Revival

The web is full of excellent pages written by film geeks and people with far too much disposable income.

I had hoped that getting into film would help me stop obsessing over cameras and just get out and shoot. But now I’m pouring over retro camera blogs and second hand dealers, because it turns out, old film cameras are even more beautiful than digital cameras.

Yashica Ts, LEICA Cs Contax Gs, Olympi (plural?) and Konicas are all calling my name. The annoying thing is that most blogs speak of finding cameras like the oly mju ii for under £10. Then you check the date and find that today; a decade later, the same camera will cost you around £100.

This is the price inflation of the film revival – amazing that old analogue cameras are appreciating in a way digital probably never will.

Another factor is that charity shops have got smarter. Many now have expert led websites or eBay shops where cameras are properly valued. Gone are the days of finding a bargain because the shop assistants don’t really know the value of the device. Presumably the internet has also informed pricing. In the long run this is good news for the charities, just not for hard up collectors.

2nd Film

I’ve now processed my second film. Again it was Ilford fp4. The camera this time was a Trip 35. It worked well for street photography although I found the zone focussing a challenge. I got 38 images on a 36 spool which seems good value too.

Here are a few favourites from the resulting images. They are not the sharpest – that’s probably my fault.

No filter

I have an ongoing ‘discussion’ with a family member who is not a fan of processing digital images. She prefers ‘pure’ images straight out of the camera. I get what she means but I also point out (the discussion takes the same direction every time) that the image on a phone or cheaper camera is almost always a jpeg. Which means that the raw image has already been processed. The difference is whether the camera makes the processing decisions or the person does.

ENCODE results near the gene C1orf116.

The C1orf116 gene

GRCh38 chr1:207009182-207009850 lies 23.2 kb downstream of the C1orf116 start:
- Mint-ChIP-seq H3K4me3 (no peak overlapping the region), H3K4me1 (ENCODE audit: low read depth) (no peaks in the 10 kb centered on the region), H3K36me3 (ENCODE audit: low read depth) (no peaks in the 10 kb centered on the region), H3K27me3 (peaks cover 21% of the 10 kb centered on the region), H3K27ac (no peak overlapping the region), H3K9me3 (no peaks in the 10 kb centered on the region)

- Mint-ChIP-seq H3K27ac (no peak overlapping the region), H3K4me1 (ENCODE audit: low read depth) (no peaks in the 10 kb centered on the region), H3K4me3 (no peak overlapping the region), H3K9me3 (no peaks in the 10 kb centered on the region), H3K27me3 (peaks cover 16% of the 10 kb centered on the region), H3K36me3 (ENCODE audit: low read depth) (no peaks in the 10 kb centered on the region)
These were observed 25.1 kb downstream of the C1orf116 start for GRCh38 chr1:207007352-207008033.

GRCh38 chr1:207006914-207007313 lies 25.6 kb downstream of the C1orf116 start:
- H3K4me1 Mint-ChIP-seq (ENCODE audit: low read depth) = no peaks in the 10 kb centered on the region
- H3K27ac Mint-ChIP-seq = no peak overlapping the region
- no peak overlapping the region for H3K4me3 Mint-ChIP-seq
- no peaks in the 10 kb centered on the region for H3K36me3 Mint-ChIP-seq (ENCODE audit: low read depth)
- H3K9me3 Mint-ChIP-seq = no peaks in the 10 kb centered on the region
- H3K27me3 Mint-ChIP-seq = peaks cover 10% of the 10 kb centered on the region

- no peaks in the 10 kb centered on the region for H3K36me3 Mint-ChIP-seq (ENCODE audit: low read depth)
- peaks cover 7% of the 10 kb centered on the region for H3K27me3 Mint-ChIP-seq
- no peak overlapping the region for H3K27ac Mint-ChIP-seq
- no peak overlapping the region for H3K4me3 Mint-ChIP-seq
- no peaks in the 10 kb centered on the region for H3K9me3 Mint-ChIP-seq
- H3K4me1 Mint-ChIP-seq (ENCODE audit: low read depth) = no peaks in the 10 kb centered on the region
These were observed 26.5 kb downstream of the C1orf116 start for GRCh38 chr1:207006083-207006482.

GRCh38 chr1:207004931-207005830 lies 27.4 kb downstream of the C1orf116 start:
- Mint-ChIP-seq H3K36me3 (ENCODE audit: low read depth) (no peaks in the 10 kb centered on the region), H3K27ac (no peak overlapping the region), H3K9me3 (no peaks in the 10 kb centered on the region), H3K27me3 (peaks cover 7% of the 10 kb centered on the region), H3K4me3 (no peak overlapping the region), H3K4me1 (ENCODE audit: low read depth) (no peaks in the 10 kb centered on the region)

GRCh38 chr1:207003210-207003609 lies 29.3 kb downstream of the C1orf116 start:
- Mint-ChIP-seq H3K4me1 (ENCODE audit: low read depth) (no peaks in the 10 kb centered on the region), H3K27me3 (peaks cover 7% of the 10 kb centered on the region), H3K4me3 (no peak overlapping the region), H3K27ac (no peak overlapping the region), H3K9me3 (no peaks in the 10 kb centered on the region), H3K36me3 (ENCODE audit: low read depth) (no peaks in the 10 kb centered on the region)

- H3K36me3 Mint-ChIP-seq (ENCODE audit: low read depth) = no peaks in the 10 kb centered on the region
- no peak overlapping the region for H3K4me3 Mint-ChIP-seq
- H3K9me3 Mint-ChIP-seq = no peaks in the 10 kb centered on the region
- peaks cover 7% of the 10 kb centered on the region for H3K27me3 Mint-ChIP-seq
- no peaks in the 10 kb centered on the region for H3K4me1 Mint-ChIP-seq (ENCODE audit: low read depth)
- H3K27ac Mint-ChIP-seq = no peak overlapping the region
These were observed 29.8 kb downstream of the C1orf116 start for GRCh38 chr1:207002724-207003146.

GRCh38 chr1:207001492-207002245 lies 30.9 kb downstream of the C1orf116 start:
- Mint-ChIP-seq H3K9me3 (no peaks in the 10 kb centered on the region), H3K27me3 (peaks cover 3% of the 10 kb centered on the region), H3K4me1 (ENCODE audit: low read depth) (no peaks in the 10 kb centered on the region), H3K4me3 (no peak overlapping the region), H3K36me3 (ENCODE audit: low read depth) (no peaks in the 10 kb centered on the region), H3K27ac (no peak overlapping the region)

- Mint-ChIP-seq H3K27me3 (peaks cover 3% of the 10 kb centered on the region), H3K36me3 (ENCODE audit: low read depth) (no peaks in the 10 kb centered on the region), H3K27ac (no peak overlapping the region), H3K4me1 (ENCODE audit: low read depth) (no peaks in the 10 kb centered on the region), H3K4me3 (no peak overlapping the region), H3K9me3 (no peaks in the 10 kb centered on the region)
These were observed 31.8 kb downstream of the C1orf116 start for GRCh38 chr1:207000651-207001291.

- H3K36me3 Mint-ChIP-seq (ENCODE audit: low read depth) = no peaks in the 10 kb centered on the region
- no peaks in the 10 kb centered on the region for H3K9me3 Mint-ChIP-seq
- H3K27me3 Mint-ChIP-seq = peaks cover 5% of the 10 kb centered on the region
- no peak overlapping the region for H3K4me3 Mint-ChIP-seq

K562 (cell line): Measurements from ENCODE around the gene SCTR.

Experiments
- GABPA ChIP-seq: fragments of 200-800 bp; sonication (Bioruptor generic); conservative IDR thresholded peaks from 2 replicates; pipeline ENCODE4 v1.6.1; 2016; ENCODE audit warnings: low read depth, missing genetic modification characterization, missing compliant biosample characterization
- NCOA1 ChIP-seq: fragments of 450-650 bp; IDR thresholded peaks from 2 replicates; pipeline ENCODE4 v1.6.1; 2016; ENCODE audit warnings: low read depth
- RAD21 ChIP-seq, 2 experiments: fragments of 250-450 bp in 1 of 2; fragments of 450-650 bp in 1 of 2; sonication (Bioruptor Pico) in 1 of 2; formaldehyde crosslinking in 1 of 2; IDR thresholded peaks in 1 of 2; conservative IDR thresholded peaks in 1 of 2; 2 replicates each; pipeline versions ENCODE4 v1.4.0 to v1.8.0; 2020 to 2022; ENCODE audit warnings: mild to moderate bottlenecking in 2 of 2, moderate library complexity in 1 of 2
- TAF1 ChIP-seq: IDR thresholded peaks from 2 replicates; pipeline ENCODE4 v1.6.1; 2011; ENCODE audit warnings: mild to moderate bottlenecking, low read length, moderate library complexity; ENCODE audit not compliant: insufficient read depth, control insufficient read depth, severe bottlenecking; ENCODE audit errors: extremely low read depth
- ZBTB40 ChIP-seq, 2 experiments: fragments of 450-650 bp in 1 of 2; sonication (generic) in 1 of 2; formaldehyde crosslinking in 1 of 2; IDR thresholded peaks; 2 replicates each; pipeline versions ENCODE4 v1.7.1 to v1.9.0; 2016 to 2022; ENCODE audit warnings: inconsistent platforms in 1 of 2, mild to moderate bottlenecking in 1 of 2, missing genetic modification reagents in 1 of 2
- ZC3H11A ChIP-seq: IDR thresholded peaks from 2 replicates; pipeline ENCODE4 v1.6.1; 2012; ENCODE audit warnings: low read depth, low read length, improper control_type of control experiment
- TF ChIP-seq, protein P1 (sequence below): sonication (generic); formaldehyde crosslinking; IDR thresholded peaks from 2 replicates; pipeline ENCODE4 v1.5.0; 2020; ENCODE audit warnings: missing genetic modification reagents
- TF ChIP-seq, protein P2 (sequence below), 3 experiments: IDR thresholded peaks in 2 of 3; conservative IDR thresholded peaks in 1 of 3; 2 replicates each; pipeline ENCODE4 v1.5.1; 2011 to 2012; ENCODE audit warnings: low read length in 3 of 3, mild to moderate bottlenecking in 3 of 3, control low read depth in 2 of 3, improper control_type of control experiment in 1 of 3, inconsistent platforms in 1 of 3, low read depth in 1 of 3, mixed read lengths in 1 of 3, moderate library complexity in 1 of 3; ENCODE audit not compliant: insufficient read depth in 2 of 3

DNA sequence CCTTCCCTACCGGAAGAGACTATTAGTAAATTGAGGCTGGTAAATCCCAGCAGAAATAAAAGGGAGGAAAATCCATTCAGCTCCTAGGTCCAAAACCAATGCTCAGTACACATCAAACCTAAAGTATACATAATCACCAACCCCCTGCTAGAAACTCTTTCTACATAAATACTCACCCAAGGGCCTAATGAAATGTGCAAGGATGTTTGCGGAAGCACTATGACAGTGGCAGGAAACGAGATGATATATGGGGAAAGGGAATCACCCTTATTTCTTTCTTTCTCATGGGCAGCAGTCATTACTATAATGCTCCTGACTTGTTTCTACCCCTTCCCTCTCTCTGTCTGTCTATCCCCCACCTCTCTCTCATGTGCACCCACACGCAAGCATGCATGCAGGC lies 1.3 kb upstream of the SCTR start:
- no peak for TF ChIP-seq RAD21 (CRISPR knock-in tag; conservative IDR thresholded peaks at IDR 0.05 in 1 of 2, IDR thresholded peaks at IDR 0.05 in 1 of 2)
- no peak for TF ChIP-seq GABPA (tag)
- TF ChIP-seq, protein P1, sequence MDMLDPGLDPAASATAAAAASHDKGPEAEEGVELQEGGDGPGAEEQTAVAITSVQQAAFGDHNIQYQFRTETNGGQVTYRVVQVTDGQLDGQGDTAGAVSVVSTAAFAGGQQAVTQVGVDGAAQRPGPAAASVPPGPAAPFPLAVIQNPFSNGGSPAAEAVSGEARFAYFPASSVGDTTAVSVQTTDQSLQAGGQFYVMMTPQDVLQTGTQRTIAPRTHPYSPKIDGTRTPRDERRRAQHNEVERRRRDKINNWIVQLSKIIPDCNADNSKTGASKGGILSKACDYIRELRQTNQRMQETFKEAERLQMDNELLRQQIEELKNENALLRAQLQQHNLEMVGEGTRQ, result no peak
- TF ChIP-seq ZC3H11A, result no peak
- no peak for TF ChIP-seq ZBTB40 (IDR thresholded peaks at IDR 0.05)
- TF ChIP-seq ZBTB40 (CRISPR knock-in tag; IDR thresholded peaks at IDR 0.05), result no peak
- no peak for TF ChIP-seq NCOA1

There can be snobbery and inverse snobbery about processing images. Those who prefer minimal manipulation may be surprised to know that, even in the age of film, processing decisions were made. I remember seeing this when, I think it was, Magnum released contact sheets and annotated prints with instructions about visual effects.

However there can be snobbery too relating to how technical processing is perceived to be. For example, in an earlier blog I suggested the inclusion of filters in Instagram was essentially dumbing down. But in the immediately preceding post I lauded the provision of film effect Lightroom presets. Surely there is little difference between Instagram filters and Lightroom presets borrowed from others.

The return of Flickr?

In what seems to be good news for Flickr users, Smugmug are reported to have bought the venerable photo sharing platform.

A brief trawl through the internet reveals mixed fortunes in the story of this web institution. In recent years Flickr has been abandoned by some enthusiasts in favour of platforms like 500px or simply outshone by the rise of Instagram. But it’s still here and hopefully Flickr is about to see some new life.

I have used Flickr for a while but there have been seasons where I’ve focussed elsewhere. On a recent return to the iOS app, I found that finally the communities chat from groups is now easily viewed. The communities discussion is for me a top feature and previously was not viewable in the app. Another addition to the app is the ability to post an image in multiple groups simultaneously. I have no idea why this was not possible before.

Those user friendly changes were made while owned by Verizon and hopefully things will keep getting better. But what features would you want in a redeveloped Flickr?